Developing information literacy is an important part of a college education because it plays a role in helping people become informed global citizens. The Association of College Research Libraries defines information literacy as "...the set of integrated abilities encompassing the reflective discovery of information, the understanding of how information is produced and valued, and the use of information in creating new knowledge and participating ethically in communities of learning."
What information literacy offers is new ways of thinking about information and new information sources to consider. The process of developing such literacy may start with becoming acquainted with you campus library's resources and thinking about what you need to do research on. Information literacy is about:
The graphic below talks about various kinds of information sources and the various places we can find these information sources.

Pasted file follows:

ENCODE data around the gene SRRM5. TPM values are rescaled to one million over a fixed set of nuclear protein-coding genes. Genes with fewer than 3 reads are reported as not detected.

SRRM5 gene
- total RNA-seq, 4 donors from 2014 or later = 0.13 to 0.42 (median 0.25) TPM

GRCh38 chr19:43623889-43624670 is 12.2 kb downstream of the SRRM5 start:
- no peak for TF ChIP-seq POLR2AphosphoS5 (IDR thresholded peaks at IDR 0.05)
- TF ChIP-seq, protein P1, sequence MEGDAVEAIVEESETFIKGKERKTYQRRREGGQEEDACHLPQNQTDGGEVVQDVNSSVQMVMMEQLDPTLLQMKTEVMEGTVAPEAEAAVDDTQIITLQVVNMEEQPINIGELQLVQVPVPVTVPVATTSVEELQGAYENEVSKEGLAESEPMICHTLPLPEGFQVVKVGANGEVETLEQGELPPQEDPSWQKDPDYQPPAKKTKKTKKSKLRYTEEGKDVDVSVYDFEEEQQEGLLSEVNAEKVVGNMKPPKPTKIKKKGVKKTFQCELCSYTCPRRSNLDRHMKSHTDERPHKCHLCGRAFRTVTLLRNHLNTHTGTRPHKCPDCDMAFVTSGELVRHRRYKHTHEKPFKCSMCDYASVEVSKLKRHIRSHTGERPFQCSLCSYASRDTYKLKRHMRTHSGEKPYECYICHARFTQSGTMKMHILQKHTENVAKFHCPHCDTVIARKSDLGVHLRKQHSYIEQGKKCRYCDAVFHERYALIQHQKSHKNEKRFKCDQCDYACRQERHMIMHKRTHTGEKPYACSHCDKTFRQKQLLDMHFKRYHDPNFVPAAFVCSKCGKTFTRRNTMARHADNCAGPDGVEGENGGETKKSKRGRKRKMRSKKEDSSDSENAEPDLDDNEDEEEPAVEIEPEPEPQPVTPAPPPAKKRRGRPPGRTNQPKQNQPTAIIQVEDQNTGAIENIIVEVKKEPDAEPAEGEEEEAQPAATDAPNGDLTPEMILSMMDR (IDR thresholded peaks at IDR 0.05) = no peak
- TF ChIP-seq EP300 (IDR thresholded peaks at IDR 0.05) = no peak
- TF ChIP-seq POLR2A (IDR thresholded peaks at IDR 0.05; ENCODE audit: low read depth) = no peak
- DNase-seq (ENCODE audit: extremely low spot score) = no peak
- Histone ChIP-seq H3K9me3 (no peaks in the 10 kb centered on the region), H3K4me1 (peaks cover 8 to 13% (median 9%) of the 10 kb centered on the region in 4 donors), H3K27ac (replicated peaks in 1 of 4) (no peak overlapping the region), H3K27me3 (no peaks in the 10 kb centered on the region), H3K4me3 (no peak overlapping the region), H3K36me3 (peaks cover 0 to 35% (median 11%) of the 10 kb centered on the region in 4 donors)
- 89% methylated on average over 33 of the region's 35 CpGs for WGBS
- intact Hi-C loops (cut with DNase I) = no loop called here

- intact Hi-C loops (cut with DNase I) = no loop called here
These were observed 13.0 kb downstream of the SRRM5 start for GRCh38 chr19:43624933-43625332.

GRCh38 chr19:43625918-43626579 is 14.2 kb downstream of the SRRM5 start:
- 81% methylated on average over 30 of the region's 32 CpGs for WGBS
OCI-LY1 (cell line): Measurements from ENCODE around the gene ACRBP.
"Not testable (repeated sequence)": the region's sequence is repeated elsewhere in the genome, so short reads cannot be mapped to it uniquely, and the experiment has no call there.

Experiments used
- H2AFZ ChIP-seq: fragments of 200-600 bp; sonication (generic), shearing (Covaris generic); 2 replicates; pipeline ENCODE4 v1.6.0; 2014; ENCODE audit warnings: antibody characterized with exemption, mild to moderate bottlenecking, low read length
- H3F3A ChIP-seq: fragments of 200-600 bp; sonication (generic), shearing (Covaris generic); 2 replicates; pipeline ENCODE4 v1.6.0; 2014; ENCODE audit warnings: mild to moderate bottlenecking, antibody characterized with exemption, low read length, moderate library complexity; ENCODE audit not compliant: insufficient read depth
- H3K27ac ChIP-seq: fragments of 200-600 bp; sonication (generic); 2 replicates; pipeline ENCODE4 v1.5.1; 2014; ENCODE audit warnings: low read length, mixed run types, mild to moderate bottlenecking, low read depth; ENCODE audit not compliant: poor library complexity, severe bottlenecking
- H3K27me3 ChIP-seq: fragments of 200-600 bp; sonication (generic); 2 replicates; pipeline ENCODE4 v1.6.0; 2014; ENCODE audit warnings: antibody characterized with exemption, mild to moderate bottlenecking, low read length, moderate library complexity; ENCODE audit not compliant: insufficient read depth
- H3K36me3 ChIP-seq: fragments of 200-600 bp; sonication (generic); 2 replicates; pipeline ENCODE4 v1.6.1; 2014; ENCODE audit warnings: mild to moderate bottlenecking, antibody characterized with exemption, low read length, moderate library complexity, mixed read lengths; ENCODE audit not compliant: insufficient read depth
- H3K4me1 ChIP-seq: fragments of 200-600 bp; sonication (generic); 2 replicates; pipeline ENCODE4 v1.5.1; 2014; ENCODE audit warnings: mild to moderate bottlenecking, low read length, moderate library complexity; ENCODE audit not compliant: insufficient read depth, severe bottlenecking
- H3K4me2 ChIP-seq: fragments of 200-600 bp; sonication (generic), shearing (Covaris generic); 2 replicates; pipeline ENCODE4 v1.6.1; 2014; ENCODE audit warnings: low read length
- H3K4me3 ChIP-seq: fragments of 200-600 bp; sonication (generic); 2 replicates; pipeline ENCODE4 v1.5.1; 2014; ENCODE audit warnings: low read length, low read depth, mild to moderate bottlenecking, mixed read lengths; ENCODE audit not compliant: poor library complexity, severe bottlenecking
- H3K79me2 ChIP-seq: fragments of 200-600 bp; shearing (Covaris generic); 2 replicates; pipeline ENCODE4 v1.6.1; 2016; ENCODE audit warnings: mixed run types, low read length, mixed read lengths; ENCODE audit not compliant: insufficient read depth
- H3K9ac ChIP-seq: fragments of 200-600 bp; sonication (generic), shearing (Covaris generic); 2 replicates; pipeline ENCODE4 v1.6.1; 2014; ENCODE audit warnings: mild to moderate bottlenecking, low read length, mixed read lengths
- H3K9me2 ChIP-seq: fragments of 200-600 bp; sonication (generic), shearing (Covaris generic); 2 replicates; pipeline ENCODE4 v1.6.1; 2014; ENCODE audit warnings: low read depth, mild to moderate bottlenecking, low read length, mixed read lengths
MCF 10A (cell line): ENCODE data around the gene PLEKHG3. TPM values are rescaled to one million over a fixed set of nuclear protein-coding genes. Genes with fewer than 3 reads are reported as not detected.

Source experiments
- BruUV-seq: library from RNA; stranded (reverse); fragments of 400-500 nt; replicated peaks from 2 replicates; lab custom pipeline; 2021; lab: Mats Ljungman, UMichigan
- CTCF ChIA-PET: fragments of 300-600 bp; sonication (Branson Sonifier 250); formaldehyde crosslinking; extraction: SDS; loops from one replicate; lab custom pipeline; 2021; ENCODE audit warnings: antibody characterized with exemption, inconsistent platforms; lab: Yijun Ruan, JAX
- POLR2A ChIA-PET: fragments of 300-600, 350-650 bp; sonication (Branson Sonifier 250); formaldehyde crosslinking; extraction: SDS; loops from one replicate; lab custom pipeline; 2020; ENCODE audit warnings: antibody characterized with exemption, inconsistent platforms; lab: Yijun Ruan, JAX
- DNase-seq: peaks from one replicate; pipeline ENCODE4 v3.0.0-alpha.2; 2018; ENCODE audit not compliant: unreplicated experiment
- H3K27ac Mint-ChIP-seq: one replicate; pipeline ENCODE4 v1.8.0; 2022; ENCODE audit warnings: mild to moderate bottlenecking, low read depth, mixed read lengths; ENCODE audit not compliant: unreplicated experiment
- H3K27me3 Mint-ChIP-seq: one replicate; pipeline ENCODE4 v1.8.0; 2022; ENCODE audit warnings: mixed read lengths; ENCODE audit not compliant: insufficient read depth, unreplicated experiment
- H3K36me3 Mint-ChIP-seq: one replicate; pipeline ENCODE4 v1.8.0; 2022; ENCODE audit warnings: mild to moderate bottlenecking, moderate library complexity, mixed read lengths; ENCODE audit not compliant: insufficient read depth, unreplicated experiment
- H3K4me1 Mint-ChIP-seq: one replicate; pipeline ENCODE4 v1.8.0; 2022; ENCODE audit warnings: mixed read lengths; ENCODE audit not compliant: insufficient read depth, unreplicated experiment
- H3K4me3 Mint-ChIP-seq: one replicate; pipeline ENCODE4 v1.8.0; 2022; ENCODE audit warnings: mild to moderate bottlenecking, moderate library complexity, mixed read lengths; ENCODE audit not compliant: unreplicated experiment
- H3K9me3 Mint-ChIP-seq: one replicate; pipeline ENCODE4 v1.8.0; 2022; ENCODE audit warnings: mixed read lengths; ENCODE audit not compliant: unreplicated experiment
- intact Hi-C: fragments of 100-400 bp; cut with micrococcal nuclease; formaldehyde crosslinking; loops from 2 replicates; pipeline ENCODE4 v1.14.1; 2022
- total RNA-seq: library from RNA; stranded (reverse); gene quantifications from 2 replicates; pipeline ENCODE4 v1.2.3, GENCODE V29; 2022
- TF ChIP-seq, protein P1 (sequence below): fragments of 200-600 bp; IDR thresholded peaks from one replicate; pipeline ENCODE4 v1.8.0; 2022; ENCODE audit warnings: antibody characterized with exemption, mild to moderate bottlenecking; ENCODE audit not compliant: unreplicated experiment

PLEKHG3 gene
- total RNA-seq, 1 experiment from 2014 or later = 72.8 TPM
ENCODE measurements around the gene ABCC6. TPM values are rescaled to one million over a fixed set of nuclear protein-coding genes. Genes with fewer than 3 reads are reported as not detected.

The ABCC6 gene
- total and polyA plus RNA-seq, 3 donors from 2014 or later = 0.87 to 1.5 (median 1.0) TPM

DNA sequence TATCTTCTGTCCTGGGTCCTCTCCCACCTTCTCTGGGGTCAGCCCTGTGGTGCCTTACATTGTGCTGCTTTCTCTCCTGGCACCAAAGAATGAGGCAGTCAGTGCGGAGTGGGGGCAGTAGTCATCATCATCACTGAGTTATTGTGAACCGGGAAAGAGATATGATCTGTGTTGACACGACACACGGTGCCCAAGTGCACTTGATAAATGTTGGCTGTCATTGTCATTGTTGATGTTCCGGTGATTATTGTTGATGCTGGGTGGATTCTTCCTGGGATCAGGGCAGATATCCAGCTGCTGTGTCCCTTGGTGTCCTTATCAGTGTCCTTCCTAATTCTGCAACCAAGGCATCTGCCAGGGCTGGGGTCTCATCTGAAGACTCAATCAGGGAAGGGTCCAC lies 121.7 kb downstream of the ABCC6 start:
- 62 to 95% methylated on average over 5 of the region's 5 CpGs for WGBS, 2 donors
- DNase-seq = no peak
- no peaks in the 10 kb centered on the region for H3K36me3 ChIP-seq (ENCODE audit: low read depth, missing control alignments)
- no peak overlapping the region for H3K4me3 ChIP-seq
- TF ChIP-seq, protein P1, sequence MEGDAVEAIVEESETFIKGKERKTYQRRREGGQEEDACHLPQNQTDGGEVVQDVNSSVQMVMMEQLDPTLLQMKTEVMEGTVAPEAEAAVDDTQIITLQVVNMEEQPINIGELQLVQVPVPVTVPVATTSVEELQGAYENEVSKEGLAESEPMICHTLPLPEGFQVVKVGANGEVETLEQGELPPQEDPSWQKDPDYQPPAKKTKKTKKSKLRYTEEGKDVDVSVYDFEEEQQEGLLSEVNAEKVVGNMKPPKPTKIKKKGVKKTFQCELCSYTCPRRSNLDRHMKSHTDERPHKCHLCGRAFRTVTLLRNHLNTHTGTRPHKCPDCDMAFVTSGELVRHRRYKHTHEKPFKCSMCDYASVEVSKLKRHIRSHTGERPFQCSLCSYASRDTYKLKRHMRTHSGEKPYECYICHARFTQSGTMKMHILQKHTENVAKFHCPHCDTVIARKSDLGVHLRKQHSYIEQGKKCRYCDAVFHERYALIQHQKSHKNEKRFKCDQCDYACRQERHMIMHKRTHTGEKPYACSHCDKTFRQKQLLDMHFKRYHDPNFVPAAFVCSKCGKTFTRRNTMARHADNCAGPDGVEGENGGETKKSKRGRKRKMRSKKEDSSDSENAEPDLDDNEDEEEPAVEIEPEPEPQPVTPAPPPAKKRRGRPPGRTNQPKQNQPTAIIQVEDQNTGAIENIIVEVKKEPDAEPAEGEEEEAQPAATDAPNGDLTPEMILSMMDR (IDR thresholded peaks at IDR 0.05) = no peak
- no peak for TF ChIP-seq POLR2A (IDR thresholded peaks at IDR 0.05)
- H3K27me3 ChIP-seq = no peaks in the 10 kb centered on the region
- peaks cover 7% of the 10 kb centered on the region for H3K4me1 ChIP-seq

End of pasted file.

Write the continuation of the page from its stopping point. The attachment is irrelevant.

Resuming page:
Information to the left of the dotted line:
The information to the left of the dotted line is information found on the Internet, which includes Wikipedia, online news sources and broadcast media. This information is produced quickly; sometimes daily, hourly, or second to second.
Information to the right of the dotted line:
The information to the right of the dotted line includes information in electronic formats (found online) or in print formats. These types of information include books, scholarly journals, encyclopedia articles, and raw data. These information types can take up to months or years to produce. They cannot always be found on the free web (like in a Google search), but can be found through the library.